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  10. Anders-

    Anders- 690R

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    The more you read the less you know :lol3
    My comment about tapeworm was just from the top of my head, thinking uv light easily kills small stuff (viruses), but has to work harder for the larger ones.
    Same goes for water purification tablets, a few minutes to deal with virus, half an hour for small bacteria and then it’s like ”wait a day before drinking” for the tough-to-kill stuff.

    Edit: I read that if one need to kill virus and don’t have pens/tablets/etc., putting water in a plastic bottle and leaving it in sunlight for a few hours does a good job. Any idea how well that works?
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  11. Cheshire

    Cheshire Been here awhile

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    If you're already packing a stove, why not boil the water after filtering instead of packing & restocking 3-4 different types of filter & treatment methods?
    Filter for chemical, sediment, heavy metals, etc...then the standard sustained rolling boil for biologicals.
  12. Sparrowhawk

    Sparrowhawk Long timer Supporter

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    Personally I doubt it plus it would depend on the type of plastic. The sun shines all day on lakes and streams but the pathogens survive. Acrylic transmits UV light but polycarbonate does not. That's why UV protective sunglasses are made from polycarbonate. PET (store bought water bottles) are somewhat in between. UVC (100-280 nm) is germicidal and does not pass through most plastics or even water. That's why you can use a Steripen in a plastic bottle without worry of exposure, and why you have to keep swirling it.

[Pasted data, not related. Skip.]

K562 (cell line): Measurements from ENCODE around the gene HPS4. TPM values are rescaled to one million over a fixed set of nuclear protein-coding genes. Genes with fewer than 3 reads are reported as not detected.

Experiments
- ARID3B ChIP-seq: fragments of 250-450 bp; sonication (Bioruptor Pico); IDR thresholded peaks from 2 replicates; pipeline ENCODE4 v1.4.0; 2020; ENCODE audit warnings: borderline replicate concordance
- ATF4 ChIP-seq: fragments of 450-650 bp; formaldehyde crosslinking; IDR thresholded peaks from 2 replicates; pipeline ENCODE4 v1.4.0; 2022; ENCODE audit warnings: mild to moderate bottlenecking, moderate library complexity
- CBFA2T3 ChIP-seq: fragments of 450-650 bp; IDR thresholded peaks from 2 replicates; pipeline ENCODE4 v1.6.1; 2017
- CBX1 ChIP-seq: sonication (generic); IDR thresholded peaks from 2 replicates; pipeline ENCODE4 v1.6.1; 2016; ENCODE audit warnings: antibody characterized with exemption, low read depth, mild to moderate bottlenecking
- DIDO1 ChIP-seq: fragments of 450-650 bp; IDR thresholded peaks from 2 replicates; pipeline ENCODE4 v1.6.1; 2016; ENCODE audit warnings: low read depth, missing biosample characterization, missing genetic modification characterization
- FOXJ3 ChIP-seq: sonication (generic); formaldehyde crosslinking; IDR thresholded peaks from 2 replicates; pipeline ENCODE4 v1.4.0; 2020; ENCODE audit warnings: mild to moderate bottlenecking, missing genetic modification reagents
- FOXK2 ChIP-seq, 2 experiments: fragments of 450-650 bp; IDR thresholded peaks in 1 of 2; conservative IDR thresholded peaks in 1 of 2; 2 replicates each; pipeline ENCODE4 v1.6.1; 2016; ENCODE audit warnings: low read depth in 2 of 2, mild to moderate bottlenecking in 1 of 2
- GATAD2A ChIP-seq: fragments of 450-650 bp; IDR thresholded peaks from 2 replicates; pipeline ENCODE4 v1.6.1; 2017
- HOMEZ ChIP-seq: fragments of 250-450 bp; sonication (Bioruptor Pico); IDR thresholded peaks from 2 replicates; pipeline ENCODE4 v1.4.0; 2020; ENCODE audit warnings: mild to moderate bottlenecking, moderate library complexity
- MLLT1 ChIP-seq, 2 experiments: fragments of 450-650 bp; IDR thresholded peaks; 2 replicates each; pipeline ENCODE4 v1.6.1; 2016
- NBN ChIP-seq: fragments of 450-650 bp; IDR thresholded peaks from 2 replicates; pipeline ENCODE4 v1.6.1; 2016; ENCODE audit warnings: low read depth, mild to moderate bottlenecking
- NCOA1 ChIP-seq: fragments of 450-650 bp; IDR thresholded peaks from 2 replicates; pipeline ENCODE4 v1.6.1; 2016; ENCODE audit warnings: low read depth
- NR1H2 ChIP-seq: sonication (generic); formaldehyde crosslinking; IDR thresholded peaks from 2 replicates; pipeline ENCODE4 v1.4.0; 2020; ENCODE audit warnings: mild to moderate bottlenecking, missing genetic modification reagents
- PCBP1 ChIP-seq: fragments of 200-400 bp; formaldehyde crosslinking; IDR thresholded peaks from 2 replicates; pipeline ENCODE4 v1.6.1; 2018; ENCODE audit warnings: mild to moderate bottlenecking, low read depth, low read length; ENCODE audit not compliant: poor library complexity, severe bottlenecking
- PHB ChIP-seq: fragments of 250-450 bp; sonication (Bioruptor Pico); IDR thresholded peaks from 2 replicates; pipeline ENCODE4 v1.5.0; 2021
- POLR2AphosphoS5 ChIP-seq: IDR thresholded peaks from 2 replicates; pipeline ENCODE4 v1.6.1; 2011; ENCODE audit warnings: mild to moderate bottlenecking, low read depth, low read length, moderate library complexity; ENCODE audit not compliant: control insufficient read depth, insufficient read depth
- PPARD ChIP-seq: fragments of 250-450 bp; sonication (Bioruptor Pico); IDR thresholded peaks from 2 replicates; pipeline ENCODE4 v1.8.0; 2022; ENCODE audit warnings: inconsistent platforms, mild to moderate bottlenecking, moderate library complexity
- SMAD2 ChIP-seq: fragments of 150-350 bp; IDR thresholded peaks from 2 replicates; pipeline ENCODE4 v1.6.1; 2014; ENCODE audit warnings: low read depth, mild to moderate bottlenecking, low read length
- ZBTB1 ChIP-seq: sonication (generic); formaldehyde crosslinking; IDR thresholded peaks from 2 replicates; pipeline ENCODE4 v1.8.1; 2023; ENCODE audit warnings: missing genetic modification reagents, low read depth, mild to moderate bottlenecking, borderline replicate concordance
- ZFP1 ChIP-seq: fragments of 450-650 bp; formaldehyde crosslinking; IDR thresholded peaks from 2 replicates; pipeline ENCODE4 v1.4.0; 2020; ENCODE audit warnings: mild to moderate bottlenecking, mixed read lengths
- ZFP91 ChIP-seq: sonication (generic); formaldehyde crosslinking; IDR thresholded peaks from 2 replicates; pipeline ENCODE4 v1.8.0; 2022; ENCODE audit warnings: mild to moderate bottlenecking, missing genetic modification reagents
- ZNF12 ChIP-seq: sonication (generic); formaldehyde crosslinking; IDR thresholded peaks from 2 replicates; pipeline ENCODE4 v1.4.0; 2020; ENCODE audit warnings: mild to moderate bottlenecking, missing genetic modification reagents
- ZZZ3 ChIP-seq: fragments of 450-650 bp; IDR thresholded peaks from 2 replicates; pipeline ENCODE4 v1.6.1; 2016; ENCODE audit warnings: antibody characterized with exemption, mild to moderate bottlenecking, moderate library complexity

Boiling is the most effective measure but not very convenient for getting a quick drink while taking a break along a mountain stream.
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  13. NoelJ

    NoelJ Long timer

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  14. Sunaj

    Sunaj Been here awhile

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    So let me get this right. We leave our kitchen at home for weight saving as we can get food every day and some gas station.

    How about taking two liters of water for that 12/18 hours in between gas station / food stops and not bother with all the water filtration issues?

    Personally I take 2,5 liter in my camelbak during the day and 1,5 liter of water for the campsite. The 1,5 liter is always full if possible, so I carry that on the bike at all time. In dessert environments I double that the total amount. It’s the best weight to carry in my opinion.
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  15. live2ridetahoe

    live2ridetahoe BSN, RN, CEN, TCRN, MICN Supporter